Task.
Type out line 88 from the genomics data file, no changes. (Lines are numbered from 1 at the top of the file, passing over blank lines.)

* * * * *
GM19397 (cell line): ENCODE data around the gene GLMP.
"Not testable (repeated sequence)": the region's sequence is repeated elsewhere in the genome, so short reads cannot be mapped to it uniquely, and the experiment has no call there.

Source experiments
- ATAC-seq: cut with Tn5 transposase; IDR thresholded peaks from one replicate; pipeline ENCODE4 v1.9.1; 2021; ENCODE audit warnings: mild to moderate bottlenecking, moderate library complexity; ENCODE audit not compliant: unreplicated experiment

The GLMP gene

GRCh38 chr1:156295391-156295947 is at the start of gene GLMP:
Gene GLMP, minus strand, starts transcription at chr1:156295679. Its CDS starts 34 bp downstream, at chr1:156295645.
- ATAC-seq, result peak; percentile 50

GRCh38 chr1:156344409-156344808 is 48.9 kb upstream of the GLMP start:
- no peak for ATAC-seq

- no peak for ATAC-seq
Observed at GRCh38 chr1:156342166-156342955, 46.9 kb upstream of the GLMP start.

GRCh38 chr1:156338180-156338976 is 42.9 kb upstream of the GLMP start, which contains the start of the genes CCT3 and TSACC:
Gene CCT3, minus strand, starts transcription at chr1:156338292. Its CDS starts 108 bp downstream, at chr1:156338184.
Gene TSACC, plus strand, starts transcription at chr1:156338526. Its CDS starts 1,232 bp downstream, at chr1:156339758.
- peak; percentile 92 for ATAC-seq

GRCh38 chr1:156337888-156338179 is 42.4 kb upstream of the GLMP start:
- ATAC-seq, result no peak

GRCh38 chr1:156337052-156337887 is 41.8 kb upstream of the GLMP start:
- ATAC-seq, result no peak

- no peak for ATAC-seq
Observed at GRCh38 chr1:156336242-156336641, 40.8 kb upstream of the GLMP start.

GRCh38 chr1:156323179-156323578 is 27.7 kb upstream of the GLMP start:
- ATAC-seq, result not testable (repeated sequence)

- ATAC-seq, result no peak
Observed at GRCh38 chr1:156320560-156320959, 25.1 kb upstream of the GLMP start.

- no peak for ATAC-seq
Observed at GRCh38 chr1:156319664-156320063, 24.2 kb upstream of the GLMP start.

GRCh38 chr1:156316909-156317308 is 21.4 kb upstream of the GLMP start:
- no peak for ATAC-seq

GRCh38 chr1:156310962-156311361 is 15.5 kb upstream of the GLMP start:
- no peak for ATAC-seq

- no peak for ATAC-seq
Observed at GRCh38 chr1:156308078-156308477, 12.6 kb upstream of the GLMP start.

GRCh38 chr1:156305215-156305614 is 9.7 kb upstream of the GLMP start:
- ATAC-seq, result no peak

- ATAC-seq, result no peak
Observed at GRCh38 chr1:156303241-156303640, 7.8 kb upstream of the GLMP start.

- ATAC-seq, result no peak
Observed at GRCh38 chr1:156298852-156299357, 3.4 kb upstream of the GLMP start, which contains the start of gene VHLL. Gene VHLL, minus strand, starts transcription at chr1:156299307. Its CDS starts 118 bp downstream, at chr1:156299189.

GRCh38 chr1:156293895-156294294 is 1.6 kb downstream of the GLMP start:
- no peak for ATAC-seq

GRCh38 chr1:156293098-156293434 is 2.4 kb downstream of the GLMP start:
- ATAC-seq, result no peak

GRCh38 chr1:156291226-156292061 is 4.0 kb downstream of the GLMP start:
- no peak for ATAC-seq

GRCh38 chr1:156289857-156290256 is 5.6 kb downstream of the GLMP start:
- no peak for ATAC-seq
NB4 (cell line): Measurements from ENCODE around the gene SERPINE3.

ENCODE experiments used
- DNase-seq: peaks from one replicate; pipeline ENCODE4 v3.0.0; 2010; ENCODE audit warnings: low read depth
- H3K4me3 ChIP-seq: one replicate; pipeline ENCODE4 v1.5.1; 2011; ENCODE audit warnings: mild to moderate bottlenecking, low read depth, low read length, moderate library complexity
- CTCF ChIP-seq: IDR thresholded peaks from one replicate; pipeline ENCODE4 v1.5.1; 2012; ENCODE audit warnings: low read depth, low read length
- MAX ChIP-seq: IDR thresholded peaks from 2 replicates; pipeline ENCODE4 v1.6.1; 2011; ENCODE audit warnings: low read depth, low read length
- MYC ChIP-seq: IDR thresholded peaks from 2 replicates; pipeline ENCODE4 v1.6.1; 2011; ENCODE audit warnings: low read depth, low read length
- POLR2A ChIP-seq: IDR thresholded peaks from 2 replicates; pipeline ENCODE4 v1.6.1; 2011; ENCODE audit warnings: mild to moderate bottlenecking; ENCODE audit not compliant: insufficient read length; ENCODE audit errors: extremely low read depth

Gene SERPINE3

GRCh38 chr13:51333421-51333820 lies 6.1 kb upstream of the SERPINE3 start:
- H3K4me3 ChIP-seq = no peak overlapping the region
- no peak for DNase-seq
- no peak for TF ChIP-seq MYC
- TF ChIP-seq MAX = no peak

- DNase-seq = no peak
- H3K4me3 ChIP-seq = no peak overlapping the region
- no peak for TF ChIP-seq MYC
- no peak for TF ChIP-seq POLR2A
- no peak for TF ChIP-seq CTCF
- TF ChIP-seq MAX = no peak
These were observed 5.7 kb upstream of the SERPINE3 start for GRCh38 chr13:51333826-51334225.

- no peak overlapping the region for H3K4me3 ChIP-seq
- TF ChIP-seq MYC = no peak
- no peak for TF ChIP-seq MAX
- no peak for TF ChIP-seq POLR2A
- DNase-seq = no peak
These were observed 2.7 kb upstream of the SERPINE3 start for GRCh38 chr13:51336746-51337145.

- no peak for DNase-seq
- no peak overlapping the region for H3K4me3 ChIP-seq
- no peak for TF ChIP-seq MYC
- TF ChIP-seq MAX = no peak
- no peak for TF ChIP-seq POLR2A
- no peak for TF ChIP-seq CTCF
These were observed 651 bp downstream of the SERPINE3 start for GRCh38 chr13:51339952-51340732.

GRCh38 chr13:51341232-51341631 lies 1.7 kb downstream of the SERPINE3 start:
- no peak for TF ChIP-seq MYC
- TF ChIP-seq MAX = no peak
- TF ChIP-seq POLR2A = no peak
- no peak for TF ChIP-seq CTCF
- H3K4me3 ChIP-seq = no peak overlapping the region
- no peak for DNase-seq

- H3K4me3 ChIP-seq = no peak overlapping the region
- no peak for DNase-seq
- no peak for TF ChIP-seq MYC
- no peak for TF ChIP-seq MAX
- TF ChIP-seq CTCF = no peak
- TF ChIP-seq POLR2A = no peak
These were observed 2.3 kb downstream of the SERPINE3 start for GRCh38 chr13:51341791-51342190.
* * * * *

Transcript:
- H3K4me3 ChIP-seq = no peak overlapping the region